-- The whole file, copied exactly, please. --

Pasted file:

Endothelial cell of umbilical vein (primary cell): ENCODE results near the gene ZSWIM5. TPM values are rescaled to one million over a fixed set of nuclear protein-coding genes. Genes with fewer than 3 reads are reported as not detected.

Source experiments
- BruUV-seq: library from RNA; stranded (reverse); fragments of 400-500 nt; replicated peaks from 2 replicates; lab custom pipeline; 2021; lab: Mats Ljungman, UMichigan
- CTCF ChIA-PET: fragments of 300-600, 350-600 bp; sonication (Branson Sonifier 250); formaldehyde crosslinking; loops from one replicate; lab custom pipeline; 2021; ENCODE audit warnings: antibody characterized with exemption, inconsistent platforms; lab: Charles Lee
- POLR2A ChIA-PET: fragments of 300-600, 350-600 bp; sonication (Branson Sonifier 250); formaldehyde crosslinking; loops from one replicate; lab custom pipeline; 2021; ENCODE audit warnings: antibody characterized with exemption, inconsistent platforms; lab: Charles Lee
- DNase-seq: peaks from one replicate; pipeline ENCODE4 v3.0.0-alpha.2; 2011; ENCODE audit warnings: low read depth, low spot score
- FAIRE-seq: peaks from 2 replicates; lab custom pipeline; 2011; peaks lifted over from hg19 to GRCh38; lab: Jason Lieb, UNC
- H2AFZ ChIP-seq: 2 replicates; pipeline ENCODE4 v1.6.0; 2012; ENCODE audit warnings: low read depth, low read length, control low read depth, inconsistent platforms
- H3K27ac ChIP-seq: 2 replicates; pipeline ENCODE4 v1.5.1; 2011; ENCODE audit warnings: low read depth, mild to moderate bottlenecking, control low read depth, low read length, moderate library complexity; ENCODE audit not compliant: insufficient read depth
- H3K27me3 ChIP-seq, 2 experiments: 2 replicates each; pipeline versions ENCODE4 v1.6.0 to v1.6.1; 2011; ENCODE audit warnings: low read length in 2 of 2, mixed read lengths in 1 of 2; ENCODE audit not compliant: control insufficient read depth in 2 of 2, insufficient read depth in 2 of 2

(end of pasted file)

Endothelial cell of umbilical vein (primary cell): ENCODE results near the gene ZSWIM5. TPM values are rescaled to one million over a fixed set of nuclear protein-coding genes. Genes with fewer than 3 reads are reported as not detected.

Source experiments
- BruUV-seq: library from RNA; stranded (reverse); fragments of 400-500 nt; replicated peaks from 2 replicates; lab custom pipeline; 2021; lab: Mats Ljungman, UMichigan
- CTCF ChIA-PET: fragments of 300-600, 350-600 bp; sonication (Branson Sonifier 250); formaldehyde crosslinking; loops from one replicate; lab custom pipeline; 2021; ENCODE audit warnings: antibody characterized with exemption, inconsistent platforms; lab: Charles Lee
- POLR2A ChIA-PET: fragments of 300-600, 350-600 bp; sonication (Branson Sonifier 250); formaldehyde crosslinking; loops from one replicate; lab custom pipeline; 2021; ENCODE audit warnings: antibody characterized with exemption, inconsistent platforms; lab: Charles Lee
- DNase-seq: peaks from one replicate; pipeline ENCODE4 v3.0.0-alpha.2; 2011; ENCODE audit warnings: low read depth, low spot score
- FAIRE-seq: peaks from 2 replicates; lab custom pipeline; 2011; peaks lifted over from hg19 to GRCh38; lab: Jason Lieb, UNC
- H2AFZ ChIP-seq: 2 replicates; pipeline ENCODE4 v1.6.0; 2012; ENCODE audit warnings: low read depth, low read length, control low read depth, inconsistent platforms
- H3K27ac ChIP-seq: 2 replicates; pipeline ENCODE4 v1.5.1; 2011; ENCODE audit warnings: low read depth, mild to moderate bottlenecking, control low read depth, low read length, moderate library complexity; ENCODE audit not compliant: insufficient read depth
- H3K27me3 ChIP-seq, 2 experiments: 2 replicates each; pipeline versions ENCODE4 v1.6.0 to v1.6.1; 2011; ENCODE audit warnings: low read length in 2 of 2, mixed read lengths in 1 of 2; ENCODE audit not compliant: control insufficient read depth in 2 of 2, insufficient read depth in 2 of 2